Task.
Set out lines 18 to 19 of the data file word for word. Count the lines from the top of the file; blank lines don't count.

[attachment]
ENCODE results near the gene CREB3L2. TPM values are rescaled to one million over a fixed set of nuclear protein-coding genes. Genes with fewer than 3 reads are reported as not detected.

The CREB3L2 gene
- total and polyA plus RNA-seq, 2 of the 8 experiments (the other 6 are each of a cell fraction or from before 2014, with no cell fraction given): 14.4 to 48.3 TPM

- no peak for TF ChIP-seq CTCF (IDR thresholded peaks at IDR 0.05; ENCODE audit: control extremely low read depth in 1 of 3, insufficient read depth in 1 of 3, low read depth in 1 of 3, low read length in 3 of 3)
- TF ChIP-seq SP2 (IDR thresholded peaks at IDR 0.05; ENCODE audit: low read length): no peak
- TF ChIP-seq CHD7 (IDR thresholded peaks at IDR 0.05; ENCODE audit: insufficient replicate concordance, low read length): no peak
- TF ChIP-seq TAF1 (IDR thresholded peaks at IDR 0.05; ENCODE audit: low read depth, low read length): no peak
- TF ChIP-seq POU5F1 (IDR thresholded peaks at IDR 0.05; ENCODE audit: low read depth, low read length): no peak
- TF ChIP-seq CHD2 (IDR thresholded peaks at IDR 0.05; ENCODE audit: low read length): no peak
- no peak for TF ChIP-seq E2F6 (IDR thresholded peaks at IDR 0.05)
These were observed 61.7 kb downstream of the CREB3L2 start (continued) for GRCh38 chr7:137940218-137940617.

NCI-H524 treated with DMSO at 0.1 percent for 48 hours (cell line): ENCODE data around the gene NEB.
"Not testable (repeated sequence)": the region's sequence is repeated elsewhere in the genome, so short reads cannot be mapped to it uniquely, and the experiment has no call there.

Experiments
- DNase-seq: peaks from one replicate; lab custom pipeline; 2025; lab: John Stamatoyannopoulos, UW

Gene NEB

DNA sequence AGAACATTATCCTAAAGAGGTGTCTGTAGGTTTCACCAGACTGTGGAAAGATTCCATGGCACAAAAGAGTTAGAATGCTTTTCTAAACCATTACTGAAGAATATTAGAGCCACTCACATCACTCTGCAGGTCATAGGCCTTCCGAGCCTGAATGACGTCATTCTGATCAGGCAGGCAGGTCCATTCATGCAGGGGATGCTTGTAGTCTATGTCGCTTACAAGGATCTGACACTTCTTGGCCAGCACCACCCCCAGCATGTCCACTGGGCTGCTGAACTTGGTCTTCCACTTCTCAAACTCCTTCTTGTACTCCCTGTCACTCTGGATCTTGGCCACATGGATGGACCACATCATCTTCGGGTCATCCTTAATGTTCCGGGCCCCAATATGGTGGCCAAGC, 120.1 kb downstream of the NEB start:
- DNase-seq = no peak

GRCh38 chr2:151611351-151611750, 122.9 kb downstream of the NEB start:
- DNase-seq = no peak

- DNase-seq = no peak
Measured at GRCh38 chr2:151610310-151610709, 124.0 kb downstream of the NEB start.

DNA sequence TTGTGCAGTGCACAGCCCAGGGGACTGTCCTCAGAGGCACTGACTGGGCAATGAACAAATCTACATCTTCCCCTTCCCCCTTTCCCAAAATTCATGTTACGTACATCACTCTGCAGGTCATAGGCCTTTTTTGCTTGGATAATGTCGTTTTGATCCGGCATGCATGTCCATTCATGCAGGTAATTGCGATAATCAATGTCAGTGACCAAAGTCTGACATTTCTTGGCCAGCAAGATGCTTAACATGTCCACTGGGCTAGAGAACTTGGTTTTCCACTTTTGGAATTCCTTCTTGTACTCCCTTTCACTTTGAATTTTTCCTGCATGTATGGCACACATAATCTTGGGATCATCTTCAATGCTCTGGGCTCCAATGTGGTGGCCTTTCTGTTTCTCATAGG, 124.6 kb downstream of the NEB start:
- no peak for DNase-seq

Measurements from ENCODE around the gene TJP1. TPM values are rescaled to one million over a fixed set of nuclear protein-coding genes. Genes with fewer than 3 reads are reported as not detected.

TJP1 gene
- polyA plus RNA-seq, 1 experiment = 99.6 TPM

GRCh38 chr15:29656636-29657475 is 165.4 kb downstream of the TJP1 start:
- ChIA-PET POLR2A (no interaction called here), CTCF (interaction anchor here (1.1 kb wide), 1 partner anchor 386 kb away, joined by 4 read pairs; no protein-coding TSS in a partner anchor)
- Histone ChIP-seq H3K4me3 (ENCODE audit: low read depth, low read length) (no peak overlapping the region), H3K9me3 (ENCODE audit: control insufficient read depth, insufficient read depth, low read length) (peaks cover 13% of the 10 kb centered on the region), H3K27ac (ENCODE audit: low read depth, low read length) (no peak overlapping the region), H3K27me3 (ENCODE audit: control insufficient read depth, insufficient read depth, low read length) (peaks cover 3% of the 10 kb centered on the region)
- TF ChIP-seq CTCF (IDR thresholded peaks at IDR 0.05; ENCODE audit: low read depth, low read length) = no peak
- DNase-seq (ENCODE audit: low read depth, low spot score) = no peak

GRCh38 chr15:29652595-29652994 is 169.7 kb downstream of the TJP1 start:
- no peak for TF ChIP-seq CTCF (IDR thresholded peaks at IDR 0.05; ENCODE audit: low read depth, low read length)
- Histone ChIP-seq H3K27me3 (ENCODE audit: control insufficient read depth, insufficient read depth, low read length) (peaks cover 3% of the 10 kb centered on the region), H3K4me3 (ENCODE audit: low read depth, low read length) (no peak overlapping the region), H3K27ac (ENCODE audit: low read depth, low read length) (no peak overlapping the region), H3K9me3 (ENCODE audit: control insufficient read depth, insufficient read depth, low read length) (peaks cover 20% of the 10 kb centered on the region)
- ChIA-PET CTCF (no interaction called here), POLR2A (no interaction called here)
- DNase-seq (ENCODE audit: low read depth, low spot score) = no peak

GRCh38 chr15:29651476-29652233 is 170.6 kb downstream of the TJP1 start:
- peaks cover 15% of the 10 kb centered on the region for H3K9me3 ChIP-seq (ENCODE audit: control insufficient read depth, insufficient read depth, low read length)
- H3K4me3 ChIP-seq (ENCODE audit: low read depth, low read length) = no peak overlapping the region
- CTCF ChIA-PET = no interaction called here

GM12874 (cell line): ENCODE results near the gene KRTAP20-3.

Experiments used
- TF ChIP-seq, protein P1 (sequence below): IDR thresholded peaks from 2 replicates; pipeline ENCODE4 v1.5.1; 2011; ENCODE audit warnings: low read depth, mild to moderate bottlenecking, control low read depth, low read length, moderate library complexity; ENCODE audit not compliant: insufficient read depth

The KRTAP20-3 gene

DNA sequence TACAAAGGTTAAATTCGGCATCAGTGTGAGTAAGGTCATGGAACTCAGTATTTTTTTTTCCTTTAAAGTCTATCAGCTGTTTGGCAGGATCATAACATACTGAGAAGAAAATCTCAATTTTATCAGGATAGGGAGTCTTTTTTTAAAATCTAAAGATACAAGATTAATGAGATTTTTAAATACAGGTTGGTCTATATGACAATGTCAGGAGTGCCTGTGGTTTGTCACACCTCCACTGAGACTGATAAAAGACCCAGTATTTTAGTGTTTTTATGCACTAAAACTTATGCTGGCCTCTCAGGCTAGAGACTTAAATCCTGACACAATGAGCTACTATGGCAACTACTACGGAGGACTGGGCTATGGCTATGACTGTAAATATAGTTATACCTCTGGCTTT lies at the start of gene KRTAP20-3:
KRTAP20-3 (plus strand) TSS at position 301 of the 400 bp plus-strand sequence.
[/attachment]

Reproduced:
- DNase-seq = no peak

GRCh38 chr2:151611351-151611750, 122.9 kb downstream of the NEB start: